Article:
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Manuka honey, gathered from groves of manuka trees growing naturally on the west coast of the South Island of New Zealand, is known around the world for its amazing power in promoting healing of skin diseases.

Manuka honey gets world-wide attention for its power in healing the skin. Manuka honey is a mono-floral honey, that is, bees produce from the nectar and pollen of just one plant, Leptospermum scoparium, a species of flowering myrtle that grows on the western coast of New Zealand and the eastern coast of Australia. In New Zealand the plant is known by its Maori name, manuka, while in Australia the plant is known as the tea tree. 

Commercial production of manuka honey is almost entirely located in New Zealand, and commercial production of tea tree oil, made by distilling the essential oils from the leaves and branches of the shrub, is carried out in Australia.

The essential oils of the manuka plant are well known for their ability to fight the bacteria that cause acne and staph and strep infections. When bees harvest pollen and nectar to make honey, the resulting product retains many of the antibacterial properties of tea tree oil with an added ability to stop the production of bacterial films on the skin. Manuka honey stops bacteria from "clumping" into a continuous layer over the skin, magnifying their toxic effects on the skin.

And while manuka honey can be used straight from the jar for treating skin infections and for stimulating the healing of broken skin, some of the most powerful applications of manuka are found when it is combined with conventional skin medications:

  • Methicillin-resistant Staphylococcus aureus, also known as MRSA, which is usually transmitted in locker rooms and showers or in hospitals, is extremely difficult to treat with conventional antibiotics. Manuka honey makes MRSA more susceptible to the antibiotic oxacillin. In one trial, oxacillin only killed MRSA when the skin was pretreated with manuka honey.
  • Most kinds of honey contain small amounts of an antibacterial compound called methylglyoxal, but manuka honey contains 2 to 3 times as much. In one clinical trial, small amounts of manuka honey applied to the gums killed gingivitis bacteria, while much larger amounts of other kinds of honey were required for a similar effect.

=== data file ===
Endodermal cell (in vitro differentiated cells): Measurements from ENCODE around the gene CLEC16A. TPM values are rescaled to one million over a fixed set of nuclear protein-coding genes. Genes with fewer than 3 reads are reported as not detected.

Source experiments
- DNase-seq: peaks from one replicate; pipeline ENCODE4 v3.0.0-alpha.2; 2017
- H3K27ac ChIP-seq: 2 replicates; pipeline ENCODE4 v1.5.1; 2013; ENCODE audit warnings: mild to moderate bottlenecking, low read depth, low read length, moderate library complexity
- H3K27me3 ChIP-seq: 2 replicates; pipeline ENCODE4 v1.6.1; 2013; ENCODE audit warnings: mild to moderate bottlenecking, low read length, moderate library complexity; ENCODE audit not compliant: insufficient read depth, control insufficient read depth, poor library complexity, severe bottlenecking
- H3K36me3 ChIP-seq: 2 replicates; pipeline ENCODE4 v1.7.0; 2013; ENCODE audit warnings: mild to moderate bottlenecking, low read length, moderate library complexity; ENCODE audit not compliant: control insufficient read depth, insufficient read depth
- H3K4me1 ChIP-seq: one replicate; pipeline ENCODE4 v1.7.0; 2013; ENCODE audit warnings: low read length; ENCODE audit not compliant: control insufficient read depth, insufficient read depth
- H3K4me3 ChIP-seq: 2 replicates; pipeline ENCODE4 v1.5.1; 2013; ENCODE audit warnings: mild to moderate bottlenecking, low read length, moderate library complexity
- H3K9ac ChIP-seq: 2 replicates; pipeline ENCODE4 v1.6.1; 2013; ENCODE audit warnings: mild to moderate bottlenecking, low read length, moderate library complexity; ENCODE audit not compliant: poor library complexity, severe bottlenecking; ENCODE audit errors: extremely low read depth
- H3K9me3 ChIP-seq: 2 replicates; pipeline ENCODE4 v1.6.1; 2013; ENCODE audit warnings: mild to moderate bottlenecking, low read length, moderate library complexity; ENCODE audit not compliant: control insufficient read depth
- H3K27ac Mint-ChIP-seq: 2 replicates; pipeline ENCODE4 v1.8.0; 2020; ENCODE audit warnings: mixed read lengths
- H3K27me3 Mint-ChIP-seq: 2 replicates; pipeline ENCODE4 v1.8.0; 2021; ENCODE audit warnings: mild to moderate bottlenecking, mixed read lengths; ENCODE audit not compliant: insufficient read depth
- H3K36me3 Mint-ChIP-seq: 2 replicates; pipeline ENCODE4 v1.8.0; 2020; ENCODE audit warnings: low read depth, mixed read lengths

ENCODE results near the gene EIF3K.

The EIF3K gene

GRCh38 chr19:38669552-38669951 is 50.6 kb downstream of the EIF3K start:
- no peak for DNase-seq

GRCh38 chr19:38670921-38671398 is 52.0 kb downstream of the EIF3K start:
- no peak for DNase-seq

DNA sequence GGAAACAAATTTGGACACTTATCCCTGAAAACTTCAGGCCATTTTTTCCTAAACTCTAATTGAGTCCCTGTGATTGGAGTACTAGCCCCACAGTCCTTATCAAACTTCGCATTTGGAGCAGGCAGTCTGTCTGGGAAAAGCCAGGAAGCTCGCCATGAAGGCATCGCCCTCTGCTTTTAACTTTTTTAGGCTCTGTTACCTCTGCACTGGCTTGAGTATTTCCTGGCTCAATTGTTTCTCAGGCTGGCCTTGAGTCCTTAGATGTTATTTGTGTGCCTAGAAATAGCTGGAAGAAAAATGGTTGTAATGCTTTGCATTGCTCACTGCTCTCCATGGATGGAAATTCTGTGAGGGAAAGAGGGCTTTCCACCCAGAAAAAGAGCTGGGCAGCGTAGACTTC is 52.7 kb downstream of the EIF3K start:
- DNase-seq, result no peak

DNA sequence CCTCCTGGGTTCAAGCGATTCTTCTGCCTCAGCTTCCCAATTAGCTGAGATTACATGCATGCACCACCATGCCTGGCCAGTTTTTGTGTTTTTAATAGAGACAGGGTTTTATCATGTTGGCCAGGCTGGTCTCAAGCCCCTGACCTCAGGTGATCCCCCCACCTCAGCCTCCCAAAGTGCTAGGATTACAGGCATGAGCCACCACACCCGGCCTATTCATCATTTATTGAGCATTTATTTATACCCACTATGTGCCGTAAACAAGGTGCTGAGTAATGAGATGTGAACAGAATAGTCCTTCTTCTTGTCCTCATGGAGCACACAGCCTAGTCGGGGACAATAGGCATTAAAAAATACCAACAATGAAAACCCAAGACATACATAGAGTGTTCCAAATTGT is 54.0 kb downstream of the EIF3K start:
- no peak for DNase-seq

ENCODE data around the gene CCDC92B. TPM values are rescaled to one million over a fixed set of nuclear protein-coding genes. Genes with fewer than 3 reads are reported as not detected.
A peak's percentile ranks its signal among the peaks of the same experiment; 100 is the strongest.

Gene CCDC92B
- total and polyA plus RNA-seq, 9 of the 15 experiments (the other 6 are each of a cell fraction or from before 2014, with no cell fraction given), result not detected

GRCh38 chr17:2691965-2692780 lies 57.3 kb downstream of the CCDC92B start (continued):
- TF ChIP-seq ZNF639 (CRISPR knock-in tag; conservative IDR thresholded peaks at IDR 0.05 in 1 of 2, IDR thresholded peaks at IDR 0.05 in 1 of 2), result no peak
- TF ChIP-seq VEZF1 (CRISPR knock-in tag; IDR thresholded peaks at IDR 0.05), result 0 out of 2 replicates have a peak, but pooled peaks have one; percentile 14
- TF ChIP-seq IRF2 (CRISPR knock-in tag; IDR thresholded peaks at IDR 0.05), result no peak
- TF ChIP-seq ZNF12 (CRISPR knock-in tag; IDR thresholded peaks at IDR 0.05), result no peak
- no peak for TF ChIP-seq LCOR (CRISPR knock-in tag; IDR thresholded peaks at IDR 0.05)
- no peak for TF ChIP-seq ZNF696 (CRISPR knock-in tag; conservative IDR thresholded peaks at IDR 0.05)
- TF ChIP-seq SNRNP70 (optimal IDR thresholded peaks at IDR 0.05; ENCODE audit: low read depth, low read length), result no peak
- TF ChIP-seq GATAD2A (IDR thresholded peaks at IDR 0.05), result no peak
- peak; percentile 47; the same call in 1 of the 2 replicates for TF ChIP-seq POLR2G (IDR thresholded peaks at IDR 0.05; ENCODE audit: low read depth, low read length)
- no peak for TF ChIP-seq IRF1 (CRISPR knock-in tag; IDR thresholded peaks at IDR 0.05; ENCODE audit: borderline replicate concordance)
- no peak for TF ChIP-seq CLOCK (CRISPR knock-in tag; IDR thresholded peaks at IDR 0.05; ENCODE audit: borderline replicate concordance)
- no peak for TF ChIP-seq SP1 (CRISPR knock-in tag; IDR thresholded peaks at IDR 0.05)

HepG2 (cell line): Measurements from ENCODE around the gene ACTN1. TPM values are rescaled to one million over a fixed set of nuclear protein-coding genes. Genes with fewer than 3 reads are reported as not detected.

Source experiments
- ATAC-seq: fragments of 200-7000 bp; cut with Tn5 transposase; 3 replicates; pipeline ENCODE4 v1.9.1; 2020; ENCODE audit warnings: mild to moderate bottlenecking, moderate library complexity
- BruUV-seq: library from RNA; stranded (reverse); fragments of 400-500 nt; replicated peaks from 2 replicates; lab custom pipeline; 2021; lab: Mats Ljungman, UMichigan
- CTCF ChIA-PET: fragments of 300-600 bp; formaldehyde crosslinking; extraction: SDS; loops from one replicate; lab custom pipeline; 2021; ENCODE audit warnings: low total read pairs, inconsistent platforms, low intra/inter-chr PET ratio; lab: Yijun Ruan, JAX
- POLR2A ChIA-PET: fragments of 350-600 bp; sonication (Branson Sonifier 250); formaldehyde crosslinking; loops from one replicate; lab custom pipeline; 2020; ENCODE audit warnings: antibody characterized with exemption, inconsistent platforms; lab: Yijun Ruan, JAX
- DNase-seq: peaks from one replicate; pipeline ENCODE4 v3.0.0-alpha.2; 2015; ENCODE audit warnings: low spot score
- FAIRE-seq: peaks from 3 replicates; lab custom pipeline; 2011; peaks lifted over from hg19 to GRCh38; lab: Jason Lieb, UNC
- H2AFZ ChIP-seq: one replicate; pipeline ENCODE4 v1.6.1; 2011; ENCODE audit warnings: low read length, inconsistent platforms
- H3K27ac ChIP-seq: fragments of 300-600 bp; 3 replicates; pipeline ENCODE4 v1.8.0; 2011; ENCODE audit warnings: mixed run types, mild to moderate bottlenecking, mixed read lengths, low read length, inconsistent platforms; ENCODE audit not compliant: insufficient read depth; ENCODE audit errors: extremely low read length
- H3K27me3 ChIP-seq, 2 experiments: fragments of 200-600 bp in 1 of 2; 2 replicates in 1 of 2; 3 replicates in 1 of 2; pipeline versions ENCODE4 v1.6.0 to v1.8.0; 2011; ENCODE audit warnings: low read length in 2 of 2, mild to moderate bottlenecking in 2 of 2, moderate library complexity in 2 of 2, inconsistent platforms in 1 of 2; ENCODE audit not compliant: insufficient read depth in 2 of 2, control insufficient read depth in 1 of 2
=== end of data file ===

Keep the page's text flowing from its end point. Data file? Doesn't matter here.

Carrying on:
• Deep burns (which you should always have treated by a doctor) tend to get larger several days after the burn, due to the spreading of inflammation from the burn site as the immune system clears out dead and damaged cells. In a clinical trial in Japan, manuka honey reduced the enlargement of deep burns when applied as part of the initial dressing of the wound.
  • At least in laboratory tests, manuka honey controls the multiplication of the varicella zoster virus, the virus that causes shingles. Manuka honey is a potential treatment for shingles.
Manuka honey is a natural product that can help clear up acne.

It can be the key to getting good results in treating MRSA with antibiotics. You can dab manuka honey on your gums to help clear up gingivitis, and this honey can be used to stimulate the healing of burns, cuts, scrapes, and scratches, and to relieve the pain of shingles.

Other kinds of honey, however, don't heal like manuka honey. You shouldn't necessarily expect these results in skin care if you aren't using certified, real manuka honey from New Zealand.

Continue reading after recommendations

  • Nakajima Y, Mukai K, Nasruddin, Komatsu E, Iuchi T, Kitayama Y, Sugama J, Nakatani T. Evaluation of the effects of honey on acute-phase deep burn wounds. Evid Based Complement Alternat Med. 2013. 2013:784959. doi: 10.1155/2013/784959. Epub 2013 Nov 17. PMID: 24348720.
  • Tomblin V, Ferguson LR, Han DY, Murray P, Schlothauer R. Potential pathway of anti-inflammatory effect by New Zealand honeys. Int J Gen Med. 2014 Mar 5, 7:149-58. doi: .10.2147/IJGM.S45839. eCollection 2014. PMID: 24623989.
  • Photo courtesy of Andy Murray by Flickr :
  • Photo courtesy of Sage Ross by Wikimedia Commons :

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